Veterans with PTSD are at Higher Risk for Sleep Disorders

PTSD (Post Traumatic Stress Disorder) manifests itself in many ways.

The symptoms of PTSD aren’t limited to distressing memories and emotional trauma.

In fact, a large body of research has shown that veterans suffering from PTSD are at increased risk for a host of sleep disorders. 

The complex relationship between anxiety, breathing problems, hyperarousal, and intrusive memories makes it difficult to isolate the factors causing these sleep disorders and can complicate treatment. But a couple things are clear; veterans experience sleep disorders at a very high rate, and it is very important for these disorders be treated in addition to targeting the PTSD itself. 

Veterans with PTSD are at Increased Risk of Sleep Disorders

PTSD is associated with a variety of sleep disorders, including sleep apnea, insomnia, and nightmares

Sleep Apnea and Breathing Problems in Vets

Sleep apnea is estimated to affect about 5% of the population in the United States. However, its incidence in men with PTSD has been shown to be much higher.

One study^1 of 136 vets with PTSD found that a staggering 77% of vets tested positive for sleep apnea. Another study^2 of 105 Vietnam-era vets found that 70% of the vets had this sleep disorder.

Even in young veterans, the severity of PTSD is positively correlated to risk of obstructive sleep apnea (OSA) ^3.

The outcomes of these studies, showing a strong correlation between PTSD and sleep apnea, have lead to some doctors recommending that all vets be screened for sleep apnea as part of their treatment. 

Insomnia and Sleep Disturbances in PTSD Patients

It’s not surprising that veterans suffering from psychological trauma have trouble sleeping. At least 70% and as much as 90% of vets with PTSD self-report sleeping disturbances^4. 

According to one study^5

  • 44% of veterans with PTSD reported having trouble falling asleep fiarly frequently, compared to only 5% of civilians and 5.5% of veterans without PTSD
  • Over 90% of veterans reported having trouble staying asleep at least sometimes, compared to 53% of civilians

Nightmares in PTSD

Nightmares top the list of sleep difficulties associated with PTSD. While nightmares occur frequently in only 3% of the general population, over half of vets with PTSD experience frequent nightmares^5.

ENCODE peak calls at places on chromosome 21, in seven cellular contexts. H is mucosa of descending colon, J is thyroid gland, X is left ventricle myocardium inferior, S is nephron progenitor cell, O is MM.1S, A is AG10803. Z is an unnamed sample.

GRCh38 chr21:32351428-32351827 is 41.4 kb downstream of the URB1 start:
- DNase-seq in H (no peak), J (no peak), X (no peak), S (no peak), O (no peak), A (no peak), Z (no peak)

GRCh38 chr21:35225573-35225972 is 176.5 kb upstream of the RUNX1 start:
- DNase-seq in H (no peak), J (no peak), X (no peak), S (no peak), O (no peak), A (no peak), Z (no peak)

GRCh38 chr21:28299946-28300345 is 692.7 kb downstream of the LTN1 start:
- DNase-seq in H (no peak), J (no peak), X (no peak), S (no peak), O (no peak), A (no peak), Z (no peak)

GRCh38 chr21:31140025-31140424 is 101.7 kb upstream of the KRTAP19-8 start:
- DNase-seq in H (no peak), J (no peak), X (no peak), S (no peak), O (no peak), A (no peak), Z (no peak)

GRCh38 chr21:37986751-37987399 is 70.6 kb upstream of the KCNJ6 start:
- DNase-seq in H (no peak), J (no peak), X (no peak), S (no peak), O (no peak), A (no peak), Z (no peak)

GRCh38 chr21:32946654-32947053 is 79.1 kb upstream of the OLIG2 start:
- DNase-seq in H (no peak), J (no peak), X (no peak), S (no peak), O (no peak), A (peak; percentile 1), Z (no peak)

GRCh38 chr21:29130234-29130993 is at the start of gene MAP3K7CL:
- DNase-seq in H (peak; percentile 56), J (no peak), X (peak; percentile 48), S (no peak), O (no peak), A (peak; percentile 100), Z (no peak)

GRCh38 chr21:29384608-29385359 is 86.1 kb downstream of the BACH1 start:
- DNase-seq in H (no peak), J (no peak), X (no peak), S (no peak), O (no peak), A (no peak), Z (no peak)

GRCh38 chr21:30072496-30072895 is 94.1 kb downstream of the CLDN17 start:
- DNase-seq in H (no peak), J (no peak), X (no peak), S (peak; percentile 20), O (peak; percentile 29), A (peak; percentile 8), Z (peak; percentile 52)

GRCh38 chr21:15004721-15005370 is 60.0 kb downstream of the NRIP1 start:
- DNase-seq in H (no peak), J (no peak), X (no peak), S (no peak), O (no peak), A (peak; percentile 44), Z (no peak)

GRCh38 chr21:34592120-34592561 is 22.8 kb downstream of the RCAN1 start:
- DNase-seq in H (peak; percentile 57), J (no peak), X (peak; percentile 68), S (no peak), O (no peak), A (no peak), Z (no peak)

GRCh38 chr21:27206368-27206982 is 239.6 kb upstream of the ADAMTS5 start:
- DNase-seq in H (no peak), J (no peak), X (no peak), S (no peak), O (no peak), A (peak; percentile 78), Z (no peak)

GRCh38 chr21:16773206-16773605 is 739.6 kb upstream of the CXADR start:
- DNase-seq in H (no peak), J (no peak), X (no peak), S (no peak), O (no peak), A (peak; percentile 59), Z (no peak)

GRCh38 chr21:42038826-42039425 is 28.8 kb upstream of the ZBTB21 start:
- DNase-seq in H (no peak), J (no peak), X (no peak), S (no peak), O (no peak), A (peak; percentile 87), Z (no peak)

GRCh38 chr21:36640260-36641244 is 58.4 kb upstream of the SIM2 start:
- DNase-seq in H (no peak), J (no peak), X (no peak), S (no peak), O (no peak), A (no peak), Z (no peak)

The nightmares consist of repeated experiences of combat-related trauma and intrusive memories.  Periodic limb movements often accompany the nightmare as if the veteran is actually reliving the experience.Breathing may become labored and erratic.

The Importance of Sleep in Treating PTSD

Sleep disorders can only compound the emotional and psychological issues associated with PTSD. Poor sleep on its own is linked to depression, higher stress levels, and an increase in negative emotions. Not being able to get a good night’s sleep and the ensuing emotional and physical strain is a significant stumbling block in the way of returning to mental health. 

Additionally, sleeping well during the night is vital for performing well during the day. Veterans who can’t sleep find it even more difficult to readjust to civilian life, hold down jobs and maintain relationships.  Sleep disturbance puts them at higher risk to turn to self-medication through substance abuse, self-destructive behaviors or to develop mental disorders. 

Part of the solution to this problem is to recognize the extremely high prevalence of sleep disorders in vets and to screen for and treat such sleep-related issues as part of their routine treatment. Returning our troops to emotional health can’t happen until they are able to get the rest and restoration they need.

If you or a loved one is a veteran with PTSD, or if you’re having trouble sleeping for any other reason, we can help diagnose and treat your sleep problems to put your mind and body at rest. Contact us or request a sleep study to get on the road to reclaiming your sleep.

Request sleep study 

Sources: 

1) Dodson, Darrel W. et al. “Sleep-Disordered Breathing in Combat Veterans With PTSD.” Chest Journal. 
2) Jerome A. Yesavage, M.D. “Sleep-Disordered Breathing in Vietnam Veterans with Posttraumatic Stress Disorder.” The American Journal of Geriatric Psychiatry. 
3) Peter J. Colvonen, PhD et al. “Obstructive Sleep Apnea and Posttraumatic Stress Disorder among OEF/OIF/OND Veterans.” Journal of Clinical Sleep Medicine. 
4) Maher MJ et al. “Sleep disturbances in patients with post-traumatic stress disorder: epidemiology, impact and approaches to management.” PubMed. 
5) Thomas C. Neylan, , M.D. et al. “Sleep Disturbances in the Vietnam Generation: Findings From a Nationally Representative Sample of Male Vietnam Veterans.” The American Journal of Psychiatry.

Photo Credit: “A Veteran’s Salute”. The U.S. Army. Creative Commons License.

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Comments

  1. Cheryle Grannis Reply

    My husband is a Vietnam Veteran and when he left the service he had no clue what was wrong. With him he has tried to get compensation for the sleep disorder (sleep apena) but. The service is saying his sleep disorder is not service connected can you please help William Grannis (850 619 3638)

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